Scientists Discover 85 Miles Of Coral Reef Off The Coast Of South Carolina

Published August 29, 2018

"It's incredible that it stayed hidden off the U.S. East Coast for so long."

Sea Sponge US Reef

Brooke et al. 2005, NOAA-OER Florida Deep CoralsThis bright yellow glass sponge is one of many different sponge species found in the southeastern US.

Before planning your next trip to the Caribbean, consider the American South, as scientists have discovered a massive tropical reef just off the coast of South Carolina. “Just corals for miles and miles,” said Temple University’s Erik Cordes, chief scientist on the discovery.

Accidental Discovery

While on an expedition known as Deep Search 2018 that examines the stretch of deep-sea from Virginia to Georgia, scientists found an 85-mile stretch of tropical reef that had been totally unknown until now.

US Reef Discovery

DEEP SEARCH 2018 – BOEM, USGS, NOAA. Lead researcher Erik Cordes inspects corals after the day’s dive. The white corals are Lophelia pertusa and the orange are Madrepora oculata.

The mission, initially intended to map deep-sea ridges, canyons, and habitats, unexpectedly dove into a stretch of coral reef as long as the state of Delaware. “This is a huge feature,” said Cordes to HuffPost. “It’s incredible that it stayed hidden off the U.S. East Coast for so long.”

US Reef Discovery

DEEP SEARCH 2018 – BOEM, USGS, NOAA.From Aug. 19 to Sept. 2, the Deep Search 2018 team has planned 12 dives, indicated by the red dots, in the study area off the coast of South Carolina as shown.

Just Coral For Miles And Miles

The reef is comprised chiefly of a deep-sea stony coral, Lophelia pertusa, which is growing densely over mounds of millennia-old marine skeletons. Researchers believe the coral structures could be at least hundreds of thousands of years old.

Deep-sea reefs like this are important for feeding and sustaining migrating fish species and ultimately maintaining the health of nearby ecosystems.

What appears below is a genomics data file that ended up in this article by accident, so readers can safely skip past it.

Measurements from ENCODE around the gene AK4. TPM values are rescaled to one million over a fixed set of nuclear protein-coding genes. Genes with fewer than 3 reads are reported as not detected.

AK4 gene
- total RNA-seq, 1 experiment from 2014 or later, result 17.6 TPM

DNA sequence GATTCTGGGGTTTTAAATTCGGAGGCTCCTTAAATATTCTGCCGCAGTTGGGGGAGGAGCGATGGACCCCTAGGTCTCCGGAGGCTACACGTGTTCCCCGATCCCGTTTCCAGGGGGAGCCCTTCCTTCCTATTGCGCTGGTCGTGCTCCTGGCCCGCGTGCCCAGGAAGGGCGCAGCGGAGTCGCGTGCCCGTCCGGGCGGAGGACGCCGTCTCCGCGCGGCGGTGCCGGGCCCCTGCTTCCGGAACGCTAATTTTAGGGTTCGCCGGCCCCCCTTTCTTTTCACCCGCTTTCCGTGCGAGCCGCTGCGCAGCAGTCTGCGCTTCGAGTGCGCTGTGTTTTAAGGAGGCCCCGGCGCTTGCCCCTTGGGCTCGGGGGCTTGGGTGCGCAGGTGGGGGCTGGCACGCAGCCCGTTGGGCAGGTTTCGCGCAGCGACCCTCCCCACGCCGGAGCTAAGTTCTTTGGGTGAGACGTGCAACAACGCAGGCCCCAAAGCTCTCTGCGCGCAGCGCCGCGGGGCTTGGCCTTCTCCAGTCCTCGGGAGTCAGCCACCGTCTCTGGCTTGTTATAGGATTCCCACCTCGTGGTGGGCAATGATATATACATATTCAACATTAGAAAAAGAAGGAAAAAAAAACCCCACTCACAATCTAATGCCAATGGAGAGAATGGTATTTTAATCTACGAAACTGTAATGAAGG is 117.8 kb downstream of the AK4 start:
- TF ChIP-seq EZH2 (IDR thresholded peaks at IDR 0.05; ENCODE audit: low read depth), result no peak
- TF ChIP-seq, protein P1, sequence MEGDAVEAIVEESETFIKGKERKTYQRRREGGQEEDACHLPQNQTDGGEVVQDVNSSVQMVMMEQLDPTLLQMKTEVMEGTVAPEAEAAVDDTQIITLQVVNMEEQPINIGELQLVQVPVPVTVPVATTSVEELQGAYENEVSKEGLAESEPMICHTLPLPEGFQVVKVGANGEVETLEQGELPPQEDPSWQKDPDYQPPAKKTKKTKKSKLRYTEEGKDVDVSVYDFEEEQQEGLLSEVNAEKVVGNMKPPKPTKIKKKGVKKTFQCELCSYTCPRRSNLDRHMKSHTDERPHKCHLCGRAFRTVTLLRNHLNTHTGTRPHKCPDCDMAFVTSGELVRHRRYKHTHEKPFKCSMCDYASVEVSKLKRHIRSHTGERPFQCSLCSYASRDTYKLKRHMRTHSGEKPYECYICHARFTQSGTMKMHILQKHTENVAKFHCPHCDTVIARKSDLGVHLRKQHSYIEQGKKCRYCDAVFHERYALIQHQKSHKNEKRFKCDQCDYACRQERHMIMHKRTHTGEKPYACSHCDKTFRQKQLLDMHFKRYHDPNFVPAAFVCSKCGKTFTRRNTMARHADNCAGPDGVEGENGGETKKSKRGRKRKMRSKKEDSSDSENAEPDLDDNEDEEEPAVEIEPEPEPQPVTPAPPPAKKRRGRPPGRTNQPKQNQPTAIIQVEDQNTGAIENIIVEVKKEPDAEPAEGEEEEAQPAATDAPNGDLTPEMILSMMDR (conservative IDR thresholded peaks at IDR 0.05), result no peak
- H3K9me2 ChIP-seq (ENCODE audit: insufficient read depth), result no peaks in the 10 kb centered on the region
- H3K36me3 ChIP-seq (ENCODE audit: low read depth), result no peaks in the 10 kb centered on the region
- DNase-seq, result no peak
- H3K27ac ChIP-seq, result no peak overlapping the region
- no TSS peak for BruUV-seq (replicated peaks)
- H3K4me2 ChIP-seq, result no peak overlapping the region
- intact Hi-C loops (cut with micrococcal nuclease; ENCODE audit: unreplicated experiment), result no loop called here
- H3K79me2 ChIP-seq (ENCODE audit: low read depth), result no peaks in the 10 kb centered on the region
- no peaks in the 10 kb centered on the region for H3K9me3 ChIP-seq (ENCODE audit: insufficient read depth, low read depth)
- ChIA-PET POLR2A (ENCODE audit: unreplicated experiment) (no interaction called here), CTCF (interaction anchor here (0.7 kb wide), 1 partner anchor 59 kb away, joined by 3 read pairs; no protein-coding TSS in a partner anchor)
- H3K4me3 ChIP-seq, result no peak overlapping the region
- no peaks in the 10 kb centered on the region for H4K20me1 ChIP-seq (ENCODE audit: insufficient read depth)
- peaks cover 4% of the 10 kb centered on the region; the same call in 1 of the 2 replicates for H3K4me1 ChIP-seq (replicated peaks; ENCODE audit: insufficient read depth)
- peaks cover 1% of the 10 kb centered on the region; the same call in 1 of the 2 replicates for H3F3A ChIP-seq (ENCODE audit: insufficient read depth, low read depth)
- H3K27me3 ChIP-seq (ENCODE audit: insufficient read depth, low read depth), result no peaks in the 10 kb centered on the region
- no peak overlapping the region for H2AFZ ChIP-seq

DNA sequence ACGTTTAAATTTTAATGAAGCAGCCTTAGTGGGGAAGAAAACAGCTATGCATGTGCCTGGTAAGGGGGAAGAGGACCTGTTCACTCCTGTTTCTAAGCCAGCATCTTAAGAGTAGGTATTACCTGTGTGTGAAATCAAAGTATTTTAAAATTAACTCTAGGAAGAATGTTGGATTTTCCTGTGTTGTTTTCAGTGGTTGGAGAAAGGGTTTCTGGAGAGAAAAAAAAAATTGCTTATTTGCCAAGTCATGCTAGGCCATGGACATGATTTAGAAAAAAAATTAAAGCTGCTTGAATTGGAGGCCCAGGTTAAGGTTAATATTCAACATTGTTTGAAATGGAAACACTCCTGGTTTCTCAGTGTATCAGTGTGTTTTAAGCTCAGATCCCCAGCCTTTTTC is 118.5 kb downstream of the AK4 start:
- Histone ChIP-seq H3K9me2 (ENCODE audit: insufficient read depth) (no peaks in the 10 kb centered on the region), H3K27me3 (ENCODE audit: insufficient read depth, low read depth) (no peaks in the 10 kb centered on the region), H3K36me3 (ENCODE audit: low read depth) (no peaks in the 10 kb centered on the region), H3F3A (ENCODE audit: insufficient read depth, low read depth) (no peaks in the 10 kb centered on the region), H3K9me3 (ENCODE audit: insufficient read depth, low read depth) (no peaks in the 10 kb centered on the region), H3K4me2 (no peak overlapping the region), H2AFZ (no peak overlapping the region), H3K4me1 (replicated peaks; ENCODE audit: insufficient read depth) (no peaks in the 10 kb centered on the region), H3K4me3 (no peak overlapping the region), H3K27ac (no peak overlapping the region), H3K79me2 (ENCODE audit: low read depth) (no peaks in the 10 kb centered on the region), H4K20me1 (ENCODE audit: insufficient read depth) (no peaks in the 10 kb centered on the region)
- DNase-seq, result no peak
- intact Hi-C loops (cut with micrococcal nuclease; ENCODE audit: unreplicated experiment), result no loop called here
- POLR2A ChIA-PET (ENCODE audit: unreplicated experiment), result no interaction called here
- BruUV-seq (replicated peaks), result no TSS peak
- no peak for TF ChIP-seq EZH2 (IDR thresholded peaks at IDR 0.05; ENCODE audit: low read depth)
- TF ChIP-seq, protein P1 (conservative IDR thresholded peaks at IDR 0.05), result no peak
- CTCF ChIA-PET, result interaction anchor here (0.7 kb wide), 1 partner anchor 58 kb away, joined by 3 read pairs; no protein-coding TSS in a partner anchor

What The Discovery Means

Cordes claims this reef is unlike any he’d seen before. What is especially novel about this reef is its depth and distance from the coast, unusually further offshore than most reefs. The Deep Search 2018 team reports that:

“The presence of these reefs at deeper depths, and farther offshore make these newly discovered reefs unique, potentially connecting deep-sea coral habitats from the south to the north. Connected reefs can be more resilient to environmental change, thus this extensive reef complex might help to improve the overall health of deep-sea corals off the East Coast and in the larger Atlantic ecosystem.”

Besides being an opportunity to learn more about the marine habitat of the region, the discovery has political implications.

As the Trump administration hopes to rollback bans on offshore drilling for fossil fuels, a discovery such as this can help prevent such measures from being taken. “It is critical that we know where these places are, or they could be drilling right on top of a coral reef that no one knew was there,” Cordes said.

Furhtermore, finding reefs as lush and healthy as this is a somewhat rare occurrence, what with global climate change destroying deep-sea and tropical habitats through phenomena such as coral bleaching and ocean acidification.

Thus this discovery is not only a hopeful sign for the future of marine ecosystems but a testament to the resilience of the blue planet.

Next, dive into another startling reef discovery at the mouth of the Amazon. Then, get educated about the impending fate of Australia’s Great Barrier Reef.

Leah Silverman
A former associate editor for All That's Interesting, Leah Silverman holds a Master's in Fine Arts from Columbia University's Creative Writing Program and her work has appeared in Catapult, Town & Country, Women's Health, and Publishers Weekly.
John Kuroski
John Kuroski is the editorial director of All That's Interesting. He graduated from New York University with a degree in history, earning a place in the Phi Alpha Theta honor society for history students. An editor at All That's Interesting since 2015, his areas of interest include modern history and true crime.
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Silverman, Leah. "Scientists Discover 85 Miles Of Coral Reef Off The Coast Of South Carolina.", August 29, 2018, Accessed June 15, 2024.